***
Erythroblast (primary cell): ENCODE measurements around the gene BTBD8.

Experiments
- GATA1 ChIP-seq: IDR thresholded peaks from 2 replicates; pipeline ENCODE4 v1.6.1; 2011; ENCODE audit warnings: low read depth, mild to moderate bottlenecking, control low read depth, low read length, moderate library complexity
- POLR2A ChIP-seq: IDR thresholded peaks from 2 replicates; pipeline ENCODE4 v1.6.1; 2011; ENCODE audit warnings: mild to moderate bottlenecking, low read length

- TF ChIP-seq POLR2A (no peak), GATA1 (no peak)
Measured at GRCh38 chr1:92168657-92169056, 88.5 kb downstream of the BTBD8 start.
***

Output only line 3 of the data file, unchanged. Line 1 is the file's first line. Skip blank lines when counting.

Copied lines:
- GATA1 ChIP-seq: IDR thresholded peaks from 2 replicates; pipeline ENCODE4 v1.6.1; 2011; ENCODE audit warnings: low read depth, mild to moderate bottlenecking, control low read depth, low read length, moderate library complexity